ADDENDUM—This is one of three blogs that I now have up and running.  Please check the other two out sometime.  The three are: 

https://wordpress.com/posts/anerrantbaptistpreacher.wordpress.com

https://wordpress.com/posts/theonlytruthinpolitics.wordpress.com

https://wordpress.com/posts/literarylew

The Ministry as Performance Art

Bishop Eddie Long, a well-known mega-church pastor died last month after a long battle with “an aggressive form of cancer” and even more aggressive forms of financial and sexual scandals in recent years.  This story in Huffington Post is a very sad report of a life wasted under the ruse of religion, a wastage which devastated many other lives as well. (http://www.cnn.com/2017/02/03/us/bishop-eddie-long-i-knew/index.html) When “men of the cloth” get caught in compromising positions, i.e. “get caught with their pants down,” I don’t always giggle with delight.  I used to but I’ve grown up now and am more accepting of human foibles even in the arena of Hamlet’s “country matters.” But the story of Reverend Long goes far beyond the pale of “indiscretion” and reflects characterological depravity.

Having set out to be a “man of the cloth” in my youth, I can report first hand I was very much a mortal though I very much pretended not to be.  In my fundamentalist Christian culture, the ministry I took a stab at was usually performance art and, I now see, the Christian experience itself was largely “performance art” though that is not to dismiss it completely.  Life is “performance art” after all. (See poem at end.) But Bishop Long demonstrated the human cost of this duplicity, not just to himself but to those he victimized.  This is not to minimize the heinous nature of what he did but merely to recognize his primary flaw was in being guilty of being “human.”  Suffering from that malady always leaves one living a life of pretense to some degree and the more that the “pretense” is required by one’s social context to remain hidden, the greater the risk to the individual and to those around him.  And often the Christian culture fosters pretense over open human-ness which always involves being frail, flawed, and broken at times.  This is true for the laity but equally so for the clergy though the standards are often beyond the pale for the clergy.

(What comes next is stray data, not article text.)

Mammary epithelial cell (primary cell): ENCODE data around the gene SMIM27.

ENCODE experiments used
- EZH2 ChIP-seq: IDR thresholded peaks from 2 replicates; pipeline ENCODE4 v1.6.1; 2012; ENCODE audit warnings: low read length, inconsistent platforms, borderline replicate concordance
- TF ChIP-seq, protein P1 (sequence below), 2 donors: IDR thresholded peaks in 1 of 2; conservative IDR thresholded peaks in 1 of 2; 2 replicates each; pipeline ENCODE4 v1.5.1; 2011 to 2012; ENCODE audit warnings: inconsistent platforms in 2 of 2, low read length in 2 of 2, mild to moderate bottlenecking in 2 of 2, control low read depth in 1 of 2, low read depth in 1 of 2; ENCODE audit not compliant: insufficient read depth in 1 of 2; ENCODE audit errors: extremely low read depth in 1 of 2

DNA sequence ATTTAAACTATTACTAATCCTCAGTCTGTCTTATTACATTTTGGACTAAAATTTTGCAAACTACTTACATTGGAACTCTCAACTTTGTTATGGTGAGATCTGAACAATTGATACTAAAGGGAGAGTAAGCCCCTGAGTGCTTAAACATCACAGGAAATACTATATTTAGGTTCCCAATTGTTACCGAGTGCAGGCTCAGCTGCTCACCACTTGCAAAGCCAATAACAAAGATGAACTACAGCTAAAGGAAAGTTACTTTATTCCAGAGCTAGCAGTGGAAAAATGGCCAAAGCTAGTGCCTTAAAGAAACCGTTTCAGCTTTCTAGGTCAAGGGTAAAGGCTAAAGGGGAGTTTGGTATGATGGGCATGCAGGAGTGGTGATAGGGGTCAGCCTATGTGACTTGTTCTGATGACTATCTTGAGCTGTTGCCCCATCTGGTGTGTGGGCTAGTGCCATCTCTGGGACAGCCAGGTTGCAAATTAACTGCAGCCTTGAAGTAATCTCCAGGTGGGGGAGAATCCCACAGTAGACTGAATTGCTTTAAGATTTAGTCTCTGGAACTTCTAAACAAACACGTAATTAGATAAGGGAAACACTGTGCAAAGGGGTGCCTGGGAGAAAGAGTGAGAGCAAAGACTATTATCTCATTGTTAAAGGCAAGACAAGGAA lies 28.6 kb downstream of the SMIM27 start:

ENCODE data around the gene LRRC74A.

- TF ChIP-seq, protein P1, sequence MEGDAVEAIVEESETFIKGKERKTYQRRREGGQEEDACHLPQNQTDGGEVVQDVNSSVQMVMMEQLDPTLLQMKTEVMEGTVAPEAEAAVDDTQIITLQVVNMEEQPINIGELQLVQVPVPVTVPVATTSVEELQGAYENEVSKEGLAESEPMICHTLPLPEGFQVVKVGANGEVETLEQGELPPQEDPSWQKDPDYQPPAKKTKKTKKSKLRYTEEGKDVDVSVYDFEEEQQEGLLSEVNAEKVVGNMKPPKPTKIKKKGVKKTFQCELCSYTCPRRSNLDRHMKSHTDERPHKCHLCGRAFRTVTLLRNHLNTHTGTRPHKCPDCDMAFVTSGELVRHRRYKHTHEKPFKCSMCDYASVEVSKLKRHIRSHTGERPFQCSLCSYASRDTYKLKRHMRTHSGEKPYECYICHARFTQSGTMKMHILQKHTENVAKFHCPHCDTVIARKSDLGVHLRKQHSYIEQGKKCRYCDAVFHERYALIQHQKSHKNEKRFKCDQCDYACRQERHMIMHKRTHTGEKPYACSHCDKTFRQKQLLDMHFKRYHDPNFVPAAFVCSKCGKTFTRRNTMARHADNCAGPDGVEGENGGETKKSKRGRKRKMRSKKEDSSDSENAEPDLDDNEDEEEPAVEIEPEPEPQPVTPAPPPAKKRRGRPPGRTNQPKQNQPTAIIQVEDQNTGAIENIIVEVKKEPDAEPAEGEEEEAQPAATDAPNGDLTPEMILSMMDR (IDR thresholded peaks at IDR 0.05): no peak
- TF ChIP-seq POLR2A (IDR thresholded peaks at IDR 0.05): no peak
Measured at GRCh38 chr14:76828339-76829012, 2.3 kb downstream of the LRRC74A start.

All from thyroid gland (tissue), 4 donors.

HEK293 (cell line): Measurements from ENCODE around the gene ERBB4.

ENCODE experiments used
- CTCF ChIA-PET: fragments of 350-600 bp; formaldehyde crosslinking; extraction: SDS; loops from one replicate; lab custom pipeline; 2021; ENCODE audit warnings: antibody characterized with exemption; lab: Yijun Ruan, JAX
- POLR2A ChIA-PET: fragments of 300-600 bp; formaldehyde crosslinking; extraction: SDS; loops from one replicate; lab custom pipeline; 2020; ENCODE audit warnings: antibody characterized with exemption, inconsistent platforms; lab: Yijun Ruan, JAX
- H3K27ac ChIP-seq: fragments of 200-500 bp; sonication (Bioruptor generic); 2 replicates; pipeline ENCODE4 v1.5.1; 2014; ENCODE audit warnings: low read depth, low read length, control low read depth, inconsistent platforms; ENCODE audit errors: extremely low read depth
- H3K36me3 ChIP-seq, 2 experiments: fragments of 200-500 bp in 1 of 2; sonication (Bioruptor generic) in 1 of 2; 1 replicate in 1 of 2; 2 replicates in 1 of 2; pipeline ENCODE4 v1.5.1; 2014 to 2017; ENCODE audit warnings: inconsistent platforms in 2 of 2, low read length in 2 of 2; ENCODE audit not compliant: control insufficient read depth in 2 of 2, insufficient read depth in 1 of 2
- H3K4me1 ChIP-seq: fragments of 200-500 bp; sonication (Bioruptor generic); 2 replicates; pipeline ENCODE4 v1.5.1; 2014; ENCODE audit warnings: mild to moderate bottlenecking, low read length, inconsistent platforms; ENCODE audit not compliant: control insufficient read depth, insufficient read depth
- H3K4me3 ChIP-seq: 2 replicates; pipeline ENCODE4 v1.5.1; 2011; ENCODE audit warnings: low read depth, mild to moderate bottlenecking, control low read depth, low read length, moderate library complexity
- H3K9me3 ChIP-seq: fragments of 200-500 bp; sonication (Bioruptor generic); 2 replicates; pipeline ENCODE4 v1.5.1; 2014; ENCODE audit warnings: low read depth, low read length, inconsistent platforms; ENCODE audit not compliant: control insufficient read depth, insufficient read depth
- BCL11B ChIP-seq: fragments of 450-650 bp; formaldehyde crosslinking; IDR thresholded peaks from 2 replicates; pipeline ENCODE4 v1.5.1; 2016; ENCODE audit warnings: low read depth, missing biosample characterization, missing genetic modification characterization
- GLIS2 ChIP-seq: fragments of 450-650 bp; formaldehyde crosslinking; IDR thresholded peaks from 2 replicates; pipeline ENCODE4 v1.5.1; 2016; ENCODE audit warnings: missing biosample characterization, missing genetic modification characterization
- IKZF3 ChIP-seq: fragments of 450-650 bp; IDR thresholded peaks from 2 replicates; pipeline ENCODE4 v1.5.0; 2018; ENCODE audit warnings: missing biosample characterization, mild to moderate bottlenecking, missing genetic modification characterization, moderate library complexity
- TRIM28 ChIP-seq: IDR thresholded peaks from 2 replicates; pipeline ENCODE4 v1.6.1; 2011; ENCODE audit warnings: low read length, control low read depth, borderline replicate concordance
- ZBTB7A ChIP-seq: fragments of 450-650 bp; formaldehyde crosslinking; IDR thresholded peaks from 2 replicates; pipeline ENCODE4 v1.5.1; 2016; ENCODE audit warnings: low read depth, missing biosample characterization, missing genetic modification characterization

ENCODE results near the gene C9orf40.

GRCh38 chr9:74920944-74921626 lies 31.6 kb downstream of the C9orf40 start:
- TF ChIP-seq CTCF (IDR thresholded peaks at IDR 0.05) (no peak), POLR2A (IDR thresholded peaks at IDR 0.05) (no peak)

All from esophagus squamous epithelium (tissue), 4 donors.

Pretense in the area of faith is often a tragedy.  Spiritual teachers have always tried to tell us that spirituality is not about show but about authenticity and to be an authentic human being is to occasionally wallow in dimensions of human experience that we would rather not let others know about.  And most of the time we don’t have to.  Most of the time this ugliness can be addressed either privately or in the intimacy of close relationship, including therapeutic relationships.  But too often organized religions teach us to ignore this ugliness leading to the tragedy of Bishop Long.  This makes religion appear to some as complete escapism.  And often it is, and we certainly need escape for “humankind cannot bear very much reality.” (T.S. Eliot)  But the “escape” of religion can be salvivic if we deign to address the ego’s grip on the whole of our life, including our religion.

 

(From a W. H. Auden poem)

I wish you first a sense of theater.

Only those who learn illusion

And love it will go far.

Otherwise we spend our life

In confusion about who and what we really are.

 

“Cardboard Cutout” Politics and Jesus

,http://www.huffingtonpost.com/entry/gene-huber-trump-cardboard-cutout_us_58a91337e4b045cd34c2689d?ncid=inblnkushpmg00000009

I don’t think Trump realized what this incident was revealing about himself.  He felt that this hapless young man was making a statement which validated him but his affirmation of Trump only demonstrated his own emptiness and testified to the emptiness that Trump has brought to the table.  Trump is an “empty suit” and so vividly exemplifies the “empty suit” of our capitalistic culture which is always trying to satisfy its inner void with “stuff” in a futile endeavor which can only end with further futility…and possible disaster. Meanwhile, many Christians are aiding and abetting this enterprise and therein demonstrating the meaninglessness of their own “cardboard cut out Jesus.”

This event brought to my mind a prophetic poem of T. S. Eliot, “The Hollow Man” and here is the first stanza:

We are the hollow men
We are the stuffed men
Leaning together
Headpiece filled with straw. Alas!
Our dried voices, when
We whisper together
Are quiet and meaningless
As wind in dry grass
Or rats’ feet over broken glass
In our dry cellar.

I do think that the prophetic function in today’s world is rarely fulfilled by religion. Religion has become enculturated, “canned” or packaged and therefore not capable of bringing the breath of fresh air that is its responsibility.